Common Knowledge

Common knowledge bleeds through the streets like a junky’s last fix. Coronations and executions, public spectacles of power and death, not for the king or the condemned but for the hungry eyes of the crowd devouring itself. The laugh track howls, a narcotic rhythm pumped into sitcom veins. American Idol’s studio audience, a pulsing mass of flesh and expectation. Crowd noise in stadiums, artificial roar of the control machine.

Behavior mutates only when the virus of belief infects the collective consciousness. The Emperor’s New Clothes, a naked parade of delusion. Private knowledge festers in individual minds, useless as a dry needle. Whispered doubts evaporate in the haze of social conformity.

Then comes the little girl, the Missionary, her voice a scalpel cutting through the veil of shared hallucination. Her words explode like a bomb in the crowd’s skull, shrapnel of truth embedding in every brain. Suddenly, the Emperor’s nakedness is a neon sign, impossible to unsee.

The crowd’s eyes meet in a moment of terrible clarity. The spell breaks. Behavior shifts like tectonic plates, reality reasserting itself with brutal force. Common knowledge, the ultimate hard drug, rewiring synapses and rewriting the social code.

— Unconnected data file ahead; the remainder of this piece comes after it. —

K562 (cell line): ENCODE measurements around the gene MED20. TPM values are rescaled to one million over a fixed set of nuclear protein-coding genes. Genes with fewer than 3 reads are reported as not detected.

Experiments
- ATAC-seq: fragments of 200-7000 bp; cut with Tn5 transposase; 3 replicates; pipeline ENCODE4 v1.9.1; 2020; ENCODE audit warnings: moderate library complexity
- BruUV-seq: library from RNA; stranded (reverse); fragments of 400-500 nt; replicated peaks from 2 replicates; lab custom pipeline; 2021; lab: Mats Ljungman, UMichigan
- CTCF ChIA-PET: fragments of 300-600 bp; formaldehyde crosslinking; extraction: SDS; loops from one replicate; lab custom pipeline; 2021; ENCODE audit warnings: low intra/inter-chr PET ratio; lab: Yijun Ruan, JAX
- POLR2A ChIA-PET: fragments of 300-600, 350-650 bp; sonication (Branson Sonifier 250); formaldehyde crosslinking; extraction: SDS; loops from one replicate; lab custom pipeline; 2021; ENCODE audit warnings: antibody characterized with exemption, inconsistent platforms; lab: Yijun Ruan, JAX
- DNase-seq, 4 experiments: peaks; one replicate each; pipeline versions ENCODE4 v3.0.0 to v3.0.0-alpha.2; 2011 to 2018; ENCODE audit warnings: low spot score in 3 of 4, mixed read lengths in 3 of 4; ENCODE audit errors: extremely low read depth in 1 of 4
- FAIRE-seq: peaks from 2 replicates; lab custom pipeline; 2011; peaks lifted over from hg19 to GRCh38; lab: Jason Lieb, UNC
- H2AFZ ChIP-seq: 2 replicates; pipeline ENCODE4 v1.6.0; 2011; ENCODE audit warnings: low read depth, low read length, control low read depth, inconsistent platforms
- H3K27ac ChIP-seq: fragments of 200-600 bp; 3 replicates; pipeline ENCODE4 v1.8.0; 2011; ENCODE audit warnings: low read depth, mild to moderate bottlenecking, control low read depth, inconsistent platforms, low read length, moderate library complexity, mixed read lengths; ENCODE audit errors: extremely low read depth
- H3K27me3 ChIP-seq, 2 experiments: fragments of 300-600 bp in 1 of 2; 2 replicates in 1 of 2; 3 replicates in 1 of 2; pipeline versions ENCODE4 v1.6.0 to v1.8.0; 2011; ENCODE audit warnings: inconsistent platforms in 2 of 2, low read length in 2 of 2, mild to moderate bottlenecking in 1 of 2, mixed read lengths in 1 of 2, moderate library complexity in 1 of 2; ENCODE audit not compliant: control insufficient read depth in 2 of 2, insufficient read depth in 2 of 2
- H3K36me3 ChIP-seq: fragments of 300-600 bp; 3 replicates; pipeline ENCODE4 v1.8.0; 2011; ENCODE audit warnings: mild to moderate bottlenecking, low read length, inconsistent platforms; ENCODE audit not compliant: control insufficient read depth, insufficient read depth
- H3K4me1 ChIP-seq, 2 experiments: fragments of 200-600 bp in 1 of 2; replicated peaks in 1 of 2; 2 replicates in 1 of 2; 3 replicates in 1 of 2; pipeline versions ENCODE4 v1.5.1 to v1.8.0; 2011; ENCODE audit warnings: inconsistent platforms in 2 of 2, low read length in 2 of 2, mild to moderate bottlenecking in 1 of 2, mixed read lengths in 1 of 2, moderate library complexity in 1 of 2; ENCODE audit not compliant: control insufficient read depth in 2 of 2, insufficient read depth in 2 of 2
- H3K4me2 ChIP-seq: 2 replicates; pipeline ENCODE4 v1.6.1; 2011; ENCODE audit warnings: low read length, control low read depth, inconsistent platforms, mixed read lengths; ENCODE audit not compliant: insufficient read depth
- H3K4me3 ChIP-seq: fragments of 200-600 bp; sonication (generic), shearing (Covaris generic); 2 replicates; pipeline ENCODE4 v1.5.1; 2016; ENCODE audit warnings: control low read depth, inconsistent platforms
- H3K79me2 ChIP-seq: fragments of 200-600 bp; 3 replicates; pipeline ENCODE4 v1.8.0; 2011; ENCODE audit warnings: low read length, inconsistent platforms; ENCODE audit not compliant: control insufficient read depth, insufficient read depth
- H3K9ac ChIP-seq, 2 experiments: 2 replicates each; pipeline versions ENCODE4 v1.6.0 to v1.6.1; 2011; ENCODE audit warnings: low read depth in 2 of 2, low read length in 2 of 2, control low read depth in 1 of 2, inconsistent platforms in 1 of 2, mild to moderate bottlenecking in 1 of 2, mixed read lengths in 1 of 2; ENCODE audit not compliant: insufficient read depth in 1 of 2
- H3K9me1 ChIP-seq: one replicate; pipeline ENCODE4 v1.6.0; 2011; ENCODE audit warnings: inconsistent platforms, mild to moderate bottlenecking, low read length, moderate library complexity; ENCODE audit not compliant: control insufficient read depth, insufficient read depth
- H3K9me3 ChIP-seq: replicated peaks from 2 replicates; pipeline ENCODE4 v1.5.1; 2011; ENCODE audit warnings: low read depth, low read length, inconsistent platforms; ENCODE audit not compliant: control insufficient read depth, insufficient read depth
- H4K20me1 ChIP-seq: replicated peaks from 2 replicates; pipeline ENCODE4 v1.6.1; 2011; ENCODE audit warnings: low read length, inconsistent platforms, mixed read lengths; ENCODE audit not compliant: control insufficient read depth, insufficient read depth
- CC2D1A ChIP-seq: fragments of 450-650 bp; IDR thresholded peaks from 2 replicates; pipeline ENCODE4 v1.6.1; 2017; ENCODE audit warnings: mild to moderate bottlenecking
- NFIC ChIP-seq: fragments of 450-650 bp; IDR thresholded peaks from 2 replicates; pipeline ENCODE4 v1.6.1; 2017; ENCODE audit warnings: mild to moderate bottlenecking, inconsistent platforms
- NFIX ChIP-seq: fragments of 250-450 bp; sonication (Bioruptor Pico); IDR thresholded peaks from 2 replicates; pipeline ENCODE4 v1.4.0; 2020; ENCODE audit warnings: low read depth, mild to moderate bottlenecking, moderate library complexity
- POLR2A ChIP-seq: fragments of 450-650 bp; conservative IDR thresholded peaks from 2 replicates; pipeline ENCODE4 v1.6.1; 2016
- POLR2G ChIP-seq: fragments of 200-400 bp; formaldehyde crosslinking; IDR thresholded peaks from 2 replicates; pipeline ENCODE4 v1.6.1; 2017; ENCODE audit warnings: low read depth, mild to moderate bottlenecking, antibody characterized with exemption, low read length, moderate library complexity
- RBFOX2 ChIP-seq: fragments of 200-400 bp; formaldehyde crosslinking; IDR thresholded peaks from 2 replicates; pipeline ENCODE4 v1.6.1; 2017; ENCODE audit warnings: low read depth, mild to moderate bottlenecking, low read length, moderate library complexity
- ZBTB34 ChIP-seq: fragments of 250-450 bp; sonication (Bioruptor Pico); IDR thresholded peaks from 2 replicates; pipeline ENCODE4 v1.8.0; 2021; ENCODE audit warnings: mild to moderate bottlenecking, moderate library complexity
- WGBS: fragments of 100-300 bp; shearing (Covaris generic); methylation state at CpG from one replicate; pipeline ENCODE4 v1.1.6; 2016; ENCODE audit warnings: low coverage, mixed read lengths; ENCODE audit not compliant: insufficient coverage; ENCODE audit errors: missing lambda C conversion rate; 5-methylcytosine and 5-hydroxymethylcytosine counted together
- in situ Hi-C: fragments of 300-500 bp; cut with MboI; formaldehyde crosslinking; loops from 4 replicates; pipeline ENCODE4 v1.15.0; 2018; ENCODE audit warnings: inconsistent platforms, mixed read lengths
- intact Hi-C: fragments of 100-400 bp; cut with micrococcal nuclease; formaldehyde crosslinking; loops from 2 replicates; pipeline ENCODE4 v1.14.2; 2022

In this naked city, we are all emperors, all little girls, all crowd. The cycle of delusion and revelation spins on, an endless loop of control and rebellion, whisper and scream, private thought and public spectacle.

That’s a damn fine Burroughs cut. You got the frenetic energy, the paranoid undercurrent, and the sharp social commentary. Here’s some more fuel for the fire:

  • Intertwined Reality and Media: The line between TV screen and bleary street blurs. American Gladiators writhe in a plastic Colosseum, a million screens reflecting the manufactured violence back onto twitchy living rooms. Reality, a roach motel buzzing with flickering images.
  • Control and Addiction: Knowledge, a virus with a million strains. Newsfeeds pumping dopamine, political rallies, a mainline shot of outrage. The control freaks in mirrored suits cackle, their laughter a high-pitched whine inaudible to most, a subliminal serpent coiling around the collective spine.
  • Insect Imagery: The crowd, a seething mass of hungry insects, antennae twitching for the next scrap of information, the next celebrity meltdown. Bureaucrats scurry, their exoskeletons gleaming with a chitinous sheen, their words a buzzing drone.
  • Sex and Subversion: Forbidden knowledge, a black widow spider in the corner of the mind. Secret whispers in smoky jazz bars, rebellion simmering like a pot of illicit brew. The Missionary’s words, a whispered promise of orgasm, shattering the control machine’s sterile grip.

Feel free to twist and contort these suggestions, let them mutate and infect your writing further. Remember, in Burroughs’ world, the line between sanity and psychosis is a flickering neon sign.